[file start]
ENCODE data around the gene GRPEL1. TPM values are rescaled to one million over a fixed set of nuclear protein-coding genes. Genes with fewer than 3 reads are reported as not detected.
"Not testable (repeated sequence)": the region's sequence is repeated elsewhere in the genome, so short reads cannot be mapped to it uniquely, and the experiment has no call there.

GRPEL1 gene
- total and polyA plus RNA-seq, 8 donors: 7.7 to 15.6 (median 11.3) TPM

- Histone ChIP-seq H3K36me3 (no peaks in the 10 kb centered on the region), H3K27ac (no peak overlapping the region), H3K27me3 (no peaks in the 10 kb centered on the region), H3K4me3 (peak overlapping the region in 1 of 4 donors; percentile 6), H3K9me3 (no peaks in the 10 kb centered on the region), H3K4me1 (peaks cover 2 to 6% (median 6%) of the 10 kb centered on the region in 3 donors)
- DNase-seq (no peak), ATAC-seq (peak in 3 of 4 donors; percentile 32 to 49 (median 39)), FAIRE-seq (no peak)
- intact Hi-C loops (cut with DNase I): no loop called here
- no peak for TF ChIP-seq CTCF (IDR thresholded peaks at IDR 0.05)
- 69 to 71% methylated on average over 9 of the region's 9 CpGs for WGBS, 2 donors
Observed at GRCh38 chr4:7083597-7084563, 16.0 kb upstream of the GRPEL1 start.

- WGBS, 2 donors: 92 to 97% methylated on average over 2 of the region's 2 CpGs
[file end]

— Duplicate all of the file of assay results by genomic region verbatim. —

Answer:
ENCODE data around the gene GRPEL1. TPM values are rescaled to one million over a fixed set of nuclear protein-coding genes. Genes with fewer than 3 reads are reported as not detected.
"Not testable (repeated sequence)": the region's sequence is repeated elsewhere in the genome, so short reads cannot be mapped to it uniquely, and the experiment has no call there.

GRPEL1 gene
- total and polyA plus RNA-seq, 8 donors: 7.7 to 15.6 (median 11.3) TPM

- Histone ChIP-seq H3K36me3 (no peaks in the 10 kb centered on the region), H3K27ac (no peak overlapping the region), H3K27me3 (no peaks in the 10 kb centered on the region), H3K4me3 (peak overlapping the region in 1 of 4 donors; percentile 6), H3K9me3 (no peaks in the 10 kb centered on the region), H3K4me1 (peaks cover 2 to 6% (median 6%) of the 10 kb centered on the region in 3 donors)
- DNase-seq (no peak), ATAC-seq (peak in 3 of 4 donors; percentile 32 to 49 (median 39)), FAIRE-seq (no peak)
- intact Hi-C loops (cut with DNase I): no loop called here
- no peak for TF ChIP-seq CTCF (IDR thresholded peaks at IDR 0.05)
- 69 to 71% methylated on average over 9 of the region's 9 CpGs for WGBS, 2 donors
Observed at GRCh38 chr4:7083597-7084563, 16.0 kb upstream of the GRPEL1 start.

- WGBS, 2 donors: 92 to 97% methylated on average over 2 of the region's 2 CpGs